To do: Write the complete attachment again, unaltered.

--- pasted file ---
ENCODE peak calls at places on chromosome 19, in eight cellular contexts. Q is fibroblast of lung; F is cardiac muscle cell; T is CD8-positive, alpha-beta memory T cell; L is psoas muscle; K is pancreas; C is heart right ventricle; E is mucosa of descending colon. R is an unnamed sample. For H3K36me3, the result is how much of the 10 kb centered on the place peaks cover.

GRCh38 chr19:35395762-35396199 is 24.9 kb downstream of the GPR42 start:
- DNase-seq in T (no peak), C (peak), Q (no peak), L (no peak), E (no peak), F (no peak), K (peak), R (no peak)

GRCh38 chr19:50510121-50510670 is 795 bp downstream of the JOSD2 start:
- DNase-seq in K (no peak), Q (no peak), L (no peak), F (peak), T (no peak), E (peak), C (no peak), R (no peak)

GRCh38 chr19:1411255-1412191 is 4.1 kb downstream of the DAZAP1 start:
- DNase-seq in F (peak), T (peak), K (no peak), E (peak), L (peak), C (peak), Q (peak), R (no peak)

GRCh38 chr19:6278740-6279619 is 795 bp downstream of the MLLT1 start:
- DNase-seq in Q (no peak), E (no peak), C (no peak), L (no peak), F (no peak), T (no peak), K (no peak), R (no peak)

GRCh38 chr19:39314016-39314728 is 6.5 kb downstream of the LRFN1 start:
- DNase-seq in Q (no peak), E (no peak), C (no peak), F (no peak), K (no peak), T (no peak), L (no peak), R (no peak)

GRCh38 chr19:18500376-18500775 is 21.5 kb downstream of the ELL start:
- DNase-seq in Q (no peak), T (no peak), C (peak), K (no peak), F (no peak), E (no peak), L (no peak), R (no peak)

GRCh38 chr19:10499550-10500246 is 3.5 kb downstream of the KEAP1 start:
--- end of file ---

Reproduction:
ENCODE peak calls at places on chromosome 19, in eight cellular contexts. Q is fibroblast of lung; F is cardiac muscle cell; T is CD8-positive, alpha-beta memory T cell; L is psoas muscle; K is pancreas; C is heart right ventricle; E is mucosa of descending colon. R is an unnamed sample. For H3K36me3, the result is how much of the 10 kb centered on the place peaks cover.

GRCh38 chr19:35395762-35396199 is 24.9 kb downstream of the GPR42 start:
- DNase-seq in T (no peak), C (peak), Q (no peak), L (no peak), E (no peak), F (no peak), K (peak), R (no peak)

GRCh38 chr19:50510121-50510670 is 795 bp downstream of the JOSD2 start:
- DNase-seq in K (no peak), Q (no peak), L (no peak), F (peak), T (no peak), E (peak), C (no peak), R (no peak)

GRCh38 chr19:1411255-1412191 is 4.1 kb downstream of the DAZAP1 start:
- DNase-seq in F (peak), T (peak), K (no peak), E (peak), L (peak), C (peak), Q (peak), R (no peak)

GRCh38 chr19:6278740-6279619 is 795 bp downstream of the MLLT1 start:
- DNase-seq in Q (no peak), E (no peak), C (no peak), L (no peak), F (no peak), T (no peak), K (no peak), R (no peak)

GRCh38 chr19:39314016-39314728 is 6.5 kb downstream of the LRFN1 start:
- DNase-seq in Q (no peak), E (no peak), C (no peak), F (no peak), K (no peak), T (no peak), L (no peak), R (no peak)

GRCh38 chr19:18500376-18500775 is 21.5 kb downstream of the ELL start:
- DNase-seq in Q (no peak), T (no peak), C (peak), K (no peak), F (no peak), E (no peak), L (no peak), R (no peak)

GRCh38 chr19:10499550-10500246 is 3.5 kb downstream of the KEAP1 start: